96

What Feast of Love

Scripture References

Thematically related:

Confessions and Statements of Faith References

Further Reflections on Confessions and Statements of Faith References

This Christmas song sets in contrast the gift from heaven that is celebrated around the manger with the gift that is celebrated at the table—the reason for the newborn in the manger. The metaphors here of Christ as the bread from heaven and of the banquet from heaven (stanza 1) and the wine of love (stanza 3) are reminders of the Lord’s Supper which Christ instituted as a way of remembering him and of being nurtured with the food of everlasting life (stanza 1). The words “taste and see,” in stanzas 1 and 3, are reminders of the invitation of Christ in the upper room to “take…eat…drink...”
 
It is worth considering Belgic Confession, Article 35, as a reminder to recognize the “spiritual and heavenly bread…by which our life is sustained.”
 
Heidelberg Catechism, Lord’s Day 29, Question and Answer 79 also brings to mind that these elements are the “true food and drink of our souls for eternal life.”
 
In stanza 1 of “What Feast of Love,” the “food of everlasting life” is a reference to the way in which Christ “nourishes and refreshes my soul for eternal life” (Heidelberg Catechism, Lord’s Day 28, Question and Answer 75) and that “his crucified body and poured-out blood are the true food and drink of our souls for eternal life” (Heidelberg Catechism, Lord’s Day 28, Question and Answer 76).

Tune Information

Name
GREENSLEEVES
Key
e minor or modal
Meter
8.7.8.7.6.8.6.7

Hymn Story/Background

Delores Dufner writes, when asked about this hymn:
 
Our liturgy planning team wanted a communion song which would tie the mystery of Christ’s presence for us in the Eucharist with Christ’s presence for us in the Incarnation. Because the tune GREENSLEEVES is associated with the Christmas hymn, “What Child Is This,” the tune seemed ideal for this purpose. 
— Delores Dufner

This text is associated with GREENSLEEVES, a beloved tune, named for the character about which the old folk song was written, Lady Green Sleeves. 
— Bert Polman

Author Information

Delores Dufner is a member of St. Benedict’s Monastery in St. Joseph, Minnesota, with Master's Degrees in Liturgical Music and Liturgical Studies.  She is currently a member and a Fellow of The Hymn Society in the United States and Canada, the National Pastoral Musicians (NPM), the American Society of Composers, Authors, and Publishers (ASCAP), and the Monastic Worship Forum.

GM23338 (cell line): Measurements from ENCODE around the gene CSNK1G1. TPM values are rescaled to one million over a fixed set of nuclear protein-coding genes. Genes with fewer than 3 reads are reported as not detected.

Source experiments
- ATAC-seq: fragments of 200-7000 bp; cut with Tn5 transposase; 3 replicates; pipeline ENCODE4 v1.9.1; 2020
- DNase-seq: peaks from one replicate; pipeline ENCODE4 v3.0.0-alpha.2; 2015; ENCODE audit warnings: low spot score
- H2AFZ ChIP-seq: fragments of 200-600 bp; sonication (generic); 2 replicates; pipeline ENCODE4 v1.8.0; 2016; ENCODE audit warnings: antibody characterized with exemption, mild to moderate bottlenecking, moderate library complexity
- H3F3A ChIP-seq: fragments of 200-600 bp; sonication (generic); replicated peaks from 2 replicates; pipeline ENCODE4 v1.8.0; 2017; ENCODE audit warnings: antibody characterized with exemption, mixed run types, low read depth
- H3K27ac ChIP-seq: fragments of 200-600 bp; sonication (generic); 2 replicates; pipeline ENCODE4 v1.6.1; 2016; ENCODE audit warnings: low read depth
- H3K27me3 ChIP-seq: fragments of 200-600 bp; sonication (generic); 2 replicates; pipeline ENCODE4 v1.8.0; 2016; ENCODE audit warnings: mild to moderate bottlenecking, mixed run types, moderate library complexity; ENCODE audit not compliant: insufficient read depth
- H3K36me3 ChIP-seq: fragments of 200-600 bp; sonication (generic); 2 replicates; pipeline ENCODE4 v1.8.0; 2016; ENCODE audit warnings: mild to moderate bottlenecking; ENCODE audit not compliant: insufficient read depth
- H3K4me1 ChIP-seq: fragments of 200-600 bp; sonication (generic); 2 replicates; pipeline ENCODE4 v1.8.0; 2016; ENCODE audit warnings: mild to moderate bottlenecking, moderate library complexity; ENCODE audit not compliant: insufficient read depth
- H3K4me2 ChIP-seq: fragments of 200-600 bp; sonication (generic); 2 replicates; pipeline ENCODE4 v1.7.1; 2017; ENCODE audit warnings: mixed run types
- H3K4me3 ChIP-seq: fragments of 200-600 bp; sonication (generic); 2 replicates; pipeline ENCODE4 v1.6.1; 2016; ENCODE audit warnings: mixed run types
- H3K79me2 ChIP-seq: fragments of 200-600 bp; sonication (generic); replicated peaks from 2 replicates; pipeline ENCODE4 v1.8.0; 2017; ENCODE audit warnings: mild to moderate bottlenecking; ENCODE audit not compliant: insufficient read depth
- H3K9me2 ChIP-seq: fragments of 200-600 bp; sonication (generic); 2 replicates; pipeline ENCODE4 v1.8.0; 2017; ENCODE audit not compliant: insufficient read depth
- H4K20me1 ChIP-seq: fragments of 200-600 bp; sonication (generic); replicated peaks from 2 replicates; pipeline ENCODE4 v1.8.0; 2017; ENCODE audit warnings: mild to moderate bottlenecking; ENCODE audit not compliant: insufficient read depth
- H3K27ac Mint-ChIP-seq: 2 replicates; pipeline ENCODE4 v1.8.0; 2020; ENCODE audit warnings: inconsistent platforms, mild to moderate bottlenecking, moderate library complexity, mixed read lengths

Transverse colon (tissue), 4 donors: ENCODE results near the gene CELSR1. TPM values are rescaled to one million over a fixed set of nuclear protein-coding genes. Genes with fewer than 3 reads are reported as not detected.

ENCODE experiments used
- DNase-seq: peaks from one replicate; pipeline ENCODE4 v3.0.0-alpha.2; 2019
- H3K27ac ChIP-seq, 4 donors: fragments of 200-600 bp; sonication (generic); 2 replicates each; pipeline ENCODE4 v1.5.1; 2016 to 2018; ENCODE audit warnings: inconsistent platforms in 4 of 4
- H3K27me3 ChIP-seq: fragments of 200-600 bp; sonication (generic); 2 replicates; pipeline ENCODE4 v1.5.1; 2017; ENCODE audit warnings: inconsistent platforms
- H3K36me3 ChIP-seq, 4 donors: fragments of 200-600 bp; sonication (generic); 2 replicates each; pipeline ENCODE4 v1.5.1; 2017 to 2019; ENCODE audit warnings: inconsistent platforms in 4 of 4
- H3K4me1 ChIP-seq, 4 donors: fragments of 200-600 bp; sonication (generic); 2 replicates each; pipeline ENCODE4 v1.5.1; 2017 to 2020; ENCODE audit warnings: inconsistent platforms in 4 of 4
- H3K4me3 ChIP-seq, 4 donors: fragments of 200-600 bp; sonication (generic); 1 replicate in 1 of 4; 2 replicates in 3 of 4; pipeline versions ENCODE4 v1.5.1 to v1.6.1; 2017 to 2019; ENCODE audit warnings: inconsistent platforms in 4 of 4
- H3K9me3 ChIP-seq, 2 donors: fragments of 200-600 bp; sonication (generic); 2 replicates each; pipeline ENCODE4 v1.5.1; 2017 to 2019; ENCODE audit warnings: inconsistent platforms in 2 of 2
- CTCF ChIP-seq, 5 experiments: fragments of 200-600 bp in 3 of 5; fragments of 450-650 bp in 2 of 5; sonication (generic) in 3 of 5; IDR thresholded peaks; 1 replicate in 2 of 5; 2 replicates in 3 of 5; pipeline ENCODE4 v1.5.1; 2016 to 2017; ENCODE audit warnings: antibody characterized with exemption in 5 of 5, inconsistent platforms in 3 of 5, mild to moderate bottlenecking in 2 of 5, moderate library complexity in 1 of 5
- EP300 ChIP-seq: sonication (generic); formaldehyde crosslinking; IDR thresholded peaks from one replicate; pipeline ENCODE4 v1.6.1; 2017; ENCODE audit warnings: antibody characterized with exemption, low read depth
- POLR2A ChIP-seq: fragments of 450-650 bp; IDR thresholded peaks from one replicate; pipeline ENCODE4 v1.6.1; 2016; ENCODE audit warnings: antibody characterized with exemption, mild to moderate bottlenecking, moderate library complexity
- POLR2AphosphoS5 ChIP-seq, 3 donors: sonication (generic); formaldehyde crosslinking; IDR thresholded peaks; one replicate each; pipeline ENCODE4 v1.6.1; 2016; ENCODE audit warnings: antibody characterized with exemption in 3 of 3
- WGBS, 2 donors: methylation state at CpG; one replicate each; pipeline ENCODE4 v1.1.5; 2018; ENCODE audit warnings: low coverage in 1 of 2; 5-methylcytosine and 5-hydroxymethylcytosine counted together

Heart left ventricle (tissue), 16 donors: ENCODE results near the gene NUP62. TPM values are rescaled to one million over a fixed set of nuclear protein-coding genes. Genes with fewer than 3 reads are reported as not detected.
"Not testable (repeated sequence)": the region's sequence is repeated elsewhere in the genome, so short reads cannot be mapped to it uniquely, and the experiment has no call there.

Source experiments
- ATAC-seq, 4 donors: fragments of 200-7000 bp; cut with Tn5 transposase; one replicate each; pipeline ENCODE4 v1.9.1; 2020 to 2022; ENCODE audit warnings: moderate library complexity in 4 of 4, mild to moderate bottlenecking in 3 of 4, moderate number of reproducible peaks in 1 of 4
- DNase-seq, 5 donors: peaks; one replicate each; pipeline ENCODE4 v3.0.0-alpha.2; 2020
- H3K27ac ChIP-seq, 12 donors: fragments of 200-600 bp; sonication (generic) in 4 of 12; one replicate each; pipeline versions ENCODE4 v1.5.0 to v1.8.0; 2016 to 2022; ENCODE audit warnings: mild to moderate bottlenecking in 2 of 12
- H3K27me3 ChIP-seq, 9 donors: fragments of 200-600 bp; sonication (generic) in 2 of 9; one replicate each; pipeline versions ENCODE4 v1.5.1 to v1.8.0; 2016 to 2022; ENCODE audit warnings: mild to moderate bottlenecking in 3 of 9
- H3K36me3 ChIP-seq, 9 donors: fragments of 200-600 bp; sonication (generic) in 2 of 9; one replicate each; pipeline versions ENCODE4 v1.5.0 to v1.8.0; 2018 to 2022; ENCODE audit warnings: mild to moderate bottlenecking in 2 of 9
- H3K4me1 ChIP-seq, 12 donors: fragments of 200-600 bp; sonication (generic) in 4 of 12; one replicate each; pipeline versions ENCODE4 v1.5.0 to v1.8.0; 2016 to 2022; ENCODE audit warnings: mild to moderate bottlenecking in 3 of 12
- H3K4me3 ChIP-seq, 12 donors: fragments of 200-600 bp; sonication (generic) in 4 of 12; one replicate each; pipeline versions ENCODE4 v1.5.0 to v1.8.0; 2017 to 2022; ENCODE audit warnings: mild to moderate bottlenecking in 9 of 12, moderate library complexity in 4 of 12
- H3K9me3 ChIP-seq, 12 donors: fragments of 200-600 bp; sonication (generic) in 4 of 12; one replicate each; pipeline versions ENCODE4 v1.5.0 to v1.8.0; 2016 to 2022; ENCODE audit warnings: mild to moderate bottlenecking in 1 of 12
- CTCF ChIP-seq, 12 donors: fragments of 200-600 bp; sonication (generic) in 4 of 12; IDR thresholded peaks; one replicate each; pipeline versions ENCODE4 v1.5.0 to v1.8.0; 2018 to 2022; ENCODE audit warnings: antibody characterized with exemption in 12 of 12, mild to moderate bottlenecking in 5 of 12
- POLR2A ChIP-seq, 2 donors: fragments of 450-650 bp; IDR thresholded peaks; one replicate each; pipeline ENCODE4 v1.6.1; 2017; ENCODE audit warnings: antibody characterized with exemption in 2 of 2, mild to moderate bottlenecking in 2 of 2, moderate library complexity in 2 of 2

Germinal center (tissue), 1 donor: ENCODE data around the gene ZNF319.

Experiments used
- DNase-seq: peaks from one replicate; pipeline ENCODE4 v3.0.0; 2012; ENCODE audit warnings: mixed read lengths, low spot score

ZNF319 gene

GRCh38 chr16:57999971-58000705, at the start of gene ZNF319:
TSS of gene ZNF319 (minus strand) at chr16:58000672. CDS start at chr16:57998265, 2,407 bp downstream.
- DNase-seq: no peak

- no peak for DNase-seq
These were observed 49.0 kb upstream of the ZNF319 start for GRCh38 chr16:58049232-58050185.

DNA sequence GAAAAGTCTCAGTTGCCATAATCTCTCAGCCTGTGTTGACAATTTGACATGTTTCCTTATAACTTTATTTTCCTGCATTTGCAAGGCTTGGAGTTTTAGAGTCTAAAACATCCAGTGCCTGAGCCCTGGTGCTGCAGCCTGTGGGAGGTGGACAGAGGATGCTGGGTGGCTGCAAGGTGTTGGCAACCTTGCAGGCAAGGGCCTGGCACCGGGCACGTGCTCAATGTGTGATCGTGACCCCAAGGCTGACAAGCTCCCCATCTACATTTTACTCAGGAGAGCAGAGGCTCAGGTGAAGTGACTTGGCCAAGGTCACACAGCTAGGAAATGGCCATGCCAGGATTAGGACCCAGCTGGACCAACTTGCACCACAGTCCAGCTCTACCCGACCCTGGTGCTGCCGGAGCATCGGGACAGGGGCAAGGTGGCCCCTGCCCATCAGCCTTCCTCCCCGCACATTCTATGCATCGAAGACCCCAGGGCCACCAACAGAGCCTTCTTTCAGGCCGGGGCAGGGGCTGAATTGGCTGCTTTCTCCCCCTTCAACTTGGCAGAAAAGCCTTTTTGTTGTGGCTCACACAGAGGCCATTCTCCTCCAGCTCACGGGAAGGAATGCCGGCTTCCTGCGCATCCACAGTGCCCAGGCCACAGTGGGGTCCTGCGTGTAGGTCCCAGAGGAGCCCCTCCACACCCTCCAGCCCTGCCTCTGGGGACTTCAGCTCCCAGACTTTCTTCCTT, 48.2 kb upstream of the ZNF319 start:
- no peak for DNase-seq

Delores is a writer of liturgical, scripturally based hymn and song texts which have a broad ecumenical appeal and are contracted or licensed by 34 publishers in the United States, Canada, Great Britain, Australia, and China.  She has received more than 50 commissions to write texts for special occasions or needs and has published over 200 hymns, many of which have several different musical settings and appear in several publications. She is the author of three hymn collections: Sing a New Church (1994, Oregon Catholic Press), The Glimmer of Glory in Song (2004, GIA Publications), and And Every Breath, a Song (2011, GIA Publications).     
 
Delores, the middle child of five, was born and raised on a farm in the Red River Valley of North Dakota.  She attended a one-room country school in which she learned to read music and play the tonette, later studying piano and organ.
 
Delores was a school music teacher, private piano and organ instructor, and parish organist/choir director for twelve years. She served as liturgy coordinator for her religious community of 775 members for six years and as Director of the Office of Worship for the Diocese of St. Cloud, Minnesota for fifteen years. She subsequently worked as a liturgical music consultant for the Diocese of Ballarat, Victoria in southeast Australia for fifteen months. At present, she is preparing a fourth hymn collection and assisting with liturgy planning and music leadership at the monastery. 
— Delores Dufner
Hymnary.org does not have a score for this hymn.